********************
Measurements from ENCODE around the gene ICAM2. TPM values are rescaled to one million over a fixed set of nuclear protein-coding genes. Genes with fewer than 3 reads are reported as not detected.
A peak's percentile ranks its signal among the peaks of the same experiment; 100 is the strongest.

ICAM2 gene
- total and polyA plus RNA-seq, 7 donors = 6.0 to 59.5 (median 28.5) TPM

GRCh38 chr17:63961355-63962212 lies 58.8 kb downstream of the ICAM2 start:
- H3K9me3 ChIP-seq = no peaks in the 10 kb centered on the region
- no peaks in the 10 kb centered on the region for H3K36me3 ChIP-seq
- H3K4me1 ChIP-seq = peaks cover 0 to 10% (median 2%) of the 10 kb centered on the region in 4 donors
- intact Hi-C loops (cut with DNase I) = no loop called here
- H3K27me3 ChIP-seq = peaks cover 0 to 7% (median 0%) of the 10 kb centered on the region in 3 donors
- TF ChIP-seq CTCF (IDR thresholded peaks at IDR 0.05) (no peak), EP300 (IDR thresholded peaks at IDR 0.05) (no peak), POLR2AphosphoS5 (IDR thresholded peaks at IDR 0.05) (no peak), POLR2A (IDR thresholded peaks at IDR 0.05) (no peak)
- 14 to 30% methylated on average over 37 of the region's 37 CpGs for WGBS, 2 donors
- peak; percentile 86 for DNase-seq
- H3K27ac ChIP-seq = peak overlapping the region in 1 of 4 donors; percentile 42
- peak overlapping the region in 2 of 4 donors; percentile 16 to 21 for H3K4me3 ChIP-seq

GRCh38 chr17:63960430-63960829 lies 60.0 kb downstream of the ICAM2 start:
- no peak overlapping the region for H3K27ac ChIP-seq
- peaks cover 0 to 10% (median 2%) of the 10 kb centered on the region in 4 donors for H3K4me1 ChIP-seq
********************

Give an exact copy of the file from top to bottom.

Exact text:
Measurements from ENCODE around the gene ICAM2. TPM values are rescaled to one million over a fixed set of nuclear protein-coding genes. Genes with fewer than 3 reads are reported as not detected.
A peak's percentile ranks its signal among the peaks of the same experiment; 100 is the strongest.

ICAM2 gene
- total and polyA plus RNA-seq, 7 donors = 6.0 to 59.5 (median 28.5) TPM

GRCh38 chr17:63961355-63962212 lies 58.8 kb downstream of the ICAM2 start:
- H3K9me3 ChIP-seq = no peaks in the 10 kb centered on the region
- no peaks in the 10 kb centered on the region for H3K36me3 ChIP-seq
- H3K4me1 ChIP-seq = peaks cover 0 to 10% (median 2%) of the 10 kb centered on the region in 4 donors
- intact Hi-C loops (cut with DNase I) = no loop called here
- H3K27me3 ChIP-seq = peaks cover 0 to 7% (median 0%) of the 10 kb centered on the region in 3 donors
- TF ChIP-seq CTCF (IDR thresholded peaks at IDR 0.05) (no peak), EP300 (IDR thresholded peaks at IDR 0.05) (no peak), POLR2AphosphoS5 (IDR thresholded peaks at IDR 0.05) (no peak), POLR2A (IDR thresholded peaks at IDR 0.05) (no peak)
- 14 to 30% methylated on average over 37 of the region's 37 CpGs for WGBS, 2 donors
- peak; percentile 86 for DNase-seq
- H3K27ac ChIP-seq = peak overlapping the region in 1 of 4 donors; percentile 42
- peak overlapping the region in 2 of 4 donors; percentile 16 to 21 for H3K4me3 ChIP-seq

GRCh38 chr17:63960430-63960829 lies 60.0 kb downstream of the ICAM2 start:
- no peak overlapping the region for H3K27ac ChIP-seq
- peaks cover 0 to 10% (median 2%) of the 10 kb centered on the region in 4 donors for H3K4me1 ChIP-seq